There is an old saying about experts and politics: experts are better on tap than on top. In a democracy, that principle is even more important since those making the decisions are supposedly accountable to the people. Experts, on the other hand, are not accountable to anyone.
At the moment, political decisions are being made by medical experts even though the long term effect of those policies would well be a catastrophic economic decline and a ‘Great Depression’ unemployment rate?
Many states have closed their borders to interstate visitors and even forced returning residents into quarantine. Every state has enforceable orders requiring a lawful excuse to leave the home, to travel, to gather with friends or family. These, by the way, are state government policies, not federal ones.
If you think about it, these policies were designed to treat the coronavirus, but they are not medical. They are political and they can be extended permanently. They could be equally used to treat a ‘political’ condition that a government considers dangerous to its political health.
It is the pure breadth of these policies that should cause us concern. We need to ask if there are limits to their powers and if so, they need to be clarified. Every night, state and federal ministers line up to say: ‘Trust us to know when you can visit your family, go to Church and go back to work. Trust us.’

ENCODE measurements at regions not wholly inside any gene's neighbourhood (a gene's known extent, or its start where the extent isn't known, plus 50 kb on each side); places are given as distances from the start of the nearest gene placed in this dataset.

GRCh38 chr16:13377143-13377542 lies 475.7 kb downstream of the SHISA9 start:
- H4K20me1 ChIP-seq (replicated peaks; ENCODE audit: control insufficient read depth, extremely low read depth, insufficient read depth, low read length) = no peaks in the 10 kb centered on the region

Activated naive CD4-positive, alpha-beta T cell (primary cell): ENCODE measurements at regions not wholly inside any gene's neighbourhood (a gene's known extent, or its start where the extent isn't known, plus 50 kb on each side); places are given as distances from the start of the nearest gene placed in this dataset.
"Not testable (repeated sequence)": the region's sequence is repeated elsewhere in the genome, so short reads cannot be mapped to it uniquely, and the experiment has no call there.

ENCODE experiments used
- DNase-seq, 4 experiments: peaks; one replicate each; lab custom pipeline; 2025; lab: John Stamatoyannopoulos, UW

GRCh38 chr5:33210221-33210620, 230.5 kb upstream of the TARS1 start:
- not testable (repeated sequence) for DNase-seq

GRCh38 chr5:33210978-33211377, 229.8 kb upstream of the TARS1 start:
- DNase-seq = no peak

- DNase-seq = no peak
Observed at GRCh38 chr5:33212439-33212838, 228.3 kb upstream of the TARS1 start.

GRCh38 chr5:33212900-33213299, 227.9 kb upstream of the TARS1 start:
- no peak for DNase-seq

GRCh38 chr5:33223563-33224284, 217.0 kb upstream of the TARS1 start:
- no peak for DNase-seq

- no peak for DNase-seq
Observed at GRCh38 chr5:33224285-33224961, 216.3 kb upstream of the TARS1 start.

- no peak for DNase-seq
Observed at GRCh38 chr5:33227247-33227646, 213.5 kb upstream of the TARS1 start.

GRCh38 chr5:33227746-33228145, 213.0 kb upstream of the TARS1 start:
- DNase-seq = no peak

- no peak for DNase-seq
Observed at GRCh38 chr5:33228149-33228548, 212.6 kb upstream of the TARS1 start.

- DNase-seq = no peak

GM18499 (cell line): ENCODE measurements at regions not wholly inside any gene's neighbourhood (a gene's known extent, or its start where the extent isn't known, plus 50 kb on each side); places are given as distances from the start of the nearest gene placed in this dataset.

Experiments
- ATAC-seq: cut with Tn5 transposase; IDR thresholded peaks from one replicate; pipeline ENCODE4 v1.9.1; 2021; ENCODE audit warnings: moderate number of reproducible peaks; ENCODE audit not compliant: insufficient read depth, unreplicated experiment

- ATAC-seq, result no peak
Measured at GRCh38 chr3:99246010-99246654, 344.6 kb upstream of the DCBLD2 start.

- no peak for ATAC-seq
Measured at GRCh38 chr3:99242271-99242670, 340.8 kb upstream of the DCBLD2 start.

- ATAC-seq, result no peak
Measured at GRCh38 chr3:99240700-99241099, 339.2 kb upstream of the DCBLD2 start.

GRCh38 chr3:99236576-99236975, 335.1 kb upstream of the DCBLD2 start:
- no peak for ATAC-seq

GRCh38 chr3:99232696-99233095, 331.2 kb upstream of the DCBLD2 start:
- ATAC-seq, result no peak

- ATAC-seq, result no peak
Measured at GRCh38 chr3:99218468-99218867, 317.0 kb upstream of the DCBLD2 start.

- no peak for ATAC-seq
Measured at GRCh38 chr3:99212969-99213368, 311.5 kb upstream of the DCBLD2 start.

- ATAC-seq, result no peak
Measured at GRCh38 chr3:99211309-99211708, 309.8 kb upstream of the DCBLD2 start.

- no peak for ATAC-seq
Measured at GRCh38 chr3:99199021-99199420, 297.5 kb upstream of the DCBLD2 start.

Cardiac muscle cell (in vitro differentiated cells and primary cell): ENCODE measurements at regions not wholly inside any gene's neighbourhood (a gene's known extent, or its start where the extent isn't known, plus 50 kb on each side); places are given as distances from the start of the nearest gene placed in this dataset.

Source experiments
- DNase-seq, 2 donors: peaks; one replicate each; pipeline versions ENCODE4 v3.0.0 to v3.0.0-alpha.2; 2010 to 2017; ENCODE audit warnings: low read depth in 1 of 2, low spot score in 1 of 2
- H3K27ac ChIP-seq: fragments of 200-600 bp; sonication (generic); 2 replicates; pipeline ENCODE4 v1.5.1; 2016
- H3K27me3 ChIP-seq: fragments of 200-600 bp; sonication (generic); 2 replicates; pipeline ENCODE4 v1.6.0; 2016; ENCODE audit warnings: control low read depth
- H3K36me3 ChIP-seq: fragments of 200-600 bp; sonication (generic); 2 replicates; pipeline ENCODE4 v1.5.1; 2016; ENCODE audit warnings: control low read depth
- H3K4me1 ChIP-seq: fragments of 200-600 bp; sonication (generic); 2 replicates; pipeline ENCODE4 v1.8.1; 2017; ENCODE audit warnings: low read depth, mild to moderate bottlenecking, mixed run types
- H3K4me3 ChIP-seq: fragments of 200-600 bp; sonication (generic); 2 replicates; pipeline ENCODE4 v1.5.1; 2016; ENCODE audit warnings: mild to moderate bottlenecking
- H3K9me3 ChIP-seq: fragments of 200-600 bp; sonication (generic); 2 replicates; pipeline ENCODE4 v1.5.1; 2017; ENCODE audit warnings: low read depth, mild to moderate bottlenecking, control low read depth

One of the authors of our Constitution spoke about trusting the government: “If you think we should trust the government, there is no point in having a written Constitution.”
Some of you will recall how sacred was the right to assemble and march in the sixties and seventies. Well, the long-haired scruffs who marched and demonstrated against the Vietnam war are today’s locked-down seniors. They sit in silence, happily avoiding death by virus, no longer prepared to tell Daniel and Gladys or Anastacia that the right to assemble or march is sacred.